Unfortunately, in many large cities—and even smaller ones—medical emergencies involving a large number of casualties have become a fact of life in America. What is also emerging as these tragedies unfold year after year is the increasingly critical role radiology is playing in managing the medical care needed following such traumatic incidents.
“Radiology plays such an integral role in the work up and treatment of trauma patients,” said Mark Wilson, M.D., professor and chief of radiology at San Francisco General Hospital, who was on duty in the aftermath of the Asiana Airlines disaster at San Francisco International Airport on July 6, 2013. “That really came to light here.”
That day, Dr. Wilson was visiting friends in Lake Tahoe and decided to make a 3 ½- hour dash back to San Francisco after learning of the crash. By the time he got to the hospital, the first wave of victims had already gone through the emergency department (ED). Along with Dr. Wilson, four other attending radiologists were on-site along with three residents and a number of radiologic supervisors and technologists, making it possible for the department to scale up to handle the initial wave of 53 passengers and crew brought to the hospital’s trauma center that day.
The big questions, Dr. Wilson said, became, “What do we do with the patients after they are imaged? How do we triage them? How do we decide what kind of treatment they need?” Those decisions were complicated by the fact that trauma physicians were chasing down radiologists to review imaging findings in person.
That’s when inspiration hit: Why not make the radiology reading room the nerve center for reviewing patient imaging and clinical data? So, at around 5 p.m. that day, radiologists, trauma team physicians representing the ED, trauma surgery, neurosurgery, neurology, pediatrics and orthopedics, as well as several high-level nurses, gathered around a PACS station and began reviewing imaging and clinical data for each patient. Every imaging study on every patient was reviewed by one of the radiology attendings at that time.
“We then decided how to triage the patient,” Dr. Wilson said. “Would the patient go to the operating room, be admitted to the hospital or be discharged?” The team faced other decisions including whether a parent(s) was available to make a decision in case a child needed to undergo surgery.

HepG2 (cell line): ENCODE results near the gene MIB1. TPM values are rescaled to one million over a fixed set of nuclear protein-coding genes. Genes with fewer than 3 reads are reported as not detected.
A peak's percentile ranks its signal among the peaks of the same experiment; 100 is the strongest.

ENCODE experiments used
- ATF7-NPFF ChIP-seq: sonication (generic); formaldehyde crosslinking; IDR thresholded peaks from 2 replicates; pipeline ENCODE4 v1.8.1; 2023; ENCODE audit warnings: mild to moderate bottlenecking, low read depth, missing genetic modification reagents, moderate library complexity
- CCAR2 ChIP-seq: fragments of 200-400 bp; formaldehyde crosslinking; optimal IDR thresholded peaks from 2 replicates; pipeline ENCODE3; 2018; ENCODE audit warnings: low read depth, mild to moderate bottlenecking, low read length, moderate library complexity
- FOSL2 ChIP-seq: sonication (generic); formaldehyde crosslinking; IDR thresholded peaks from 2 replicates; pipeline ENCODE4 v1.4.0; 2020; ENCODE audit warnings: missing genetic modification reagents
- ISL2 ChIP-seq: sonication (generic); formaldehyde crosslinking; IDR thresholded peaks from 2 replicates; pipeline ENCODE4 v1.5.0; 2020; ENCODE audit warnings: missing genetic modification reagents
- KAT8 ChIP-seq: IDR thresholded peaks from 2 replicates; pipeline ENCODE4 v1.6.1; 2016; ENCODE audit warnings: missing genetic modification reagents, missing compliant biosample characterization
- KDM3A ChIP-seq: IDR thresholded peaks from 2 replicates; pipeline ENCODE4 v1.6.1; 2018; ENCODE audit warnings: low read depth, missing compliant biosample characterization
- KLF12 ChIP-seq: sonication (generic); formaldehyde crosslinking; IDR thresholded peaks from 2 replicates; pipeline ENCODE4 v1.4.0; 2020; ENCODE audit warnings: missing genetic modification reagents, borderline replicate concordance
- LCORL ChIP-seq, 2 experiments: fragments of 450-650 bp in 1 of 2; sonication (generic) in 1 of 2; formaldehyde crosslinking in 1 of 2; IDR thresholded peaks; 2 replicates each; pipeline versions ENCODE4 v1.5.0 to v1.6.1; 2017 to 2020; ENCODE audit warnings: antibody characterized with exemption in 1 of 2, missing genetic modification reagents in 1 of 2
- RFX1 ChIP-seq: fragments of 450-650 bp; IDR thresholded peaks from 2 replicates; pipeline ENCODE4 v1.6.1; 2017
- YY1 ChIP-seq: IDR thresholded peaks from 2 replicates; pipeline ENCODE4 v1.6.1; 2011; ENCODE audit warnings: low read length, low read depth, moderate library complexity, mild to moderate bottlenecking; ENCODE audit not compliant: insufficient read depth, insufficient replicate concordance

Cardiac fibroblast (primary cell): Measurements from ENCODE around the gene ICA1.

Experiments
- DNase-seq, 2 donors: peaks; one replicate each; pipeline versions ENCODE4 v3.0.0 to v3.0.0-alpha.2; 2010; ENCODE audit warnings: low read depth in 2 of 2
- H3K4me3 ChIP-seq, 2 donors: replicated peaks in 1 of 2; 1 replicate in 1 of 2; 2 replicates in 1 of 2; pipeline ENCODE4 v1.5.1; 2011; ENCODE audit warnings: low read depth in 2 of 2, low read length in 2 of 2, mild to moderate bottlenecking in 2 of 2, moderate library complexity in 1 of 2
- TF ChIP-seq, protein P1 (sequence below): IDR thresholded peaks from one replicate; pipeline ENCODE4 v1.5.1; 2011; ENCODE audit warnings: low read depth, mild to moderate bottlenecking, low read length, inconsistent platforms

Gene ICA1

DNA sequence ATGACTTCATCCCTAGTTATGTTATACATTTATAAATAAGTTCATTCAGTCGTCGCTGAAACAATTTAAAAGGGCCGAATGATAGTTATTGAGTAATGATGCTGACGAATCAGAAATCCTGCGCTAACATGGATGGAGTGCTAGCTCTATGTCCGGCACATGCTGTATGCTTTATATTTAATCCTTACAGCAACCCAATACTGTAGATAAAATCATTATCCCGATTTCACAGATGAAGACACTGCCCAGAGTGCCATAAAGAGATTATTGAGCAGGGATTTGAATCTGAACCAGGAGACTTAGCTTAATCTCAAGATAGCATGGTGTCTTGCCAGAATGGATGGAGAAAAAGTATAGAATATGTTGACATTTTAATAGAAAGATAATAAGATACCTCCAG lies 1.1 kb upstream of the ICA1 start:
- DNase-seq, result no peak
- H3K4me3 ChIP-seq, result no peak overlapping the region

“All those decisions were made at that one moment and it was very impressive to see everyone working together,” Dr. Wilson said. “At our trauma center, essentially every patient has to come through radiology for something, so it made sense for radiology to be the nexus for all this activity.”
The approach was so successful it will be codified as an ongoing procedure at San Francisco General in times of disaster. Hopefully, the new process won’t be necessary any time soon, but as Dr. Wilson pointed out, “this is earthquake country, so anything can happen at anytime.”
At 3 a.m. on July 20, 2012, James P. Borgstede, M.D., professor of radiology and vice-chair for professional services, clinical operations and quality at the University of Colorado School of Medicine, Denver, was awakened by a phone call informing him that the ED was about to receive casualties from a mass shooting at an Aurora movie theater showing of the “The Dark Knight Rises.”
A number of victims made their way to the ED, some by ambulance and some loaded into police cars. In one case, Dr. Borgstede said, a man ran from the movie theater all the way to the hospital with what turned out to be a relatively minor bullet wound. In all, the radiology department ended up imaging 23 victims in the aftermath of the shooting.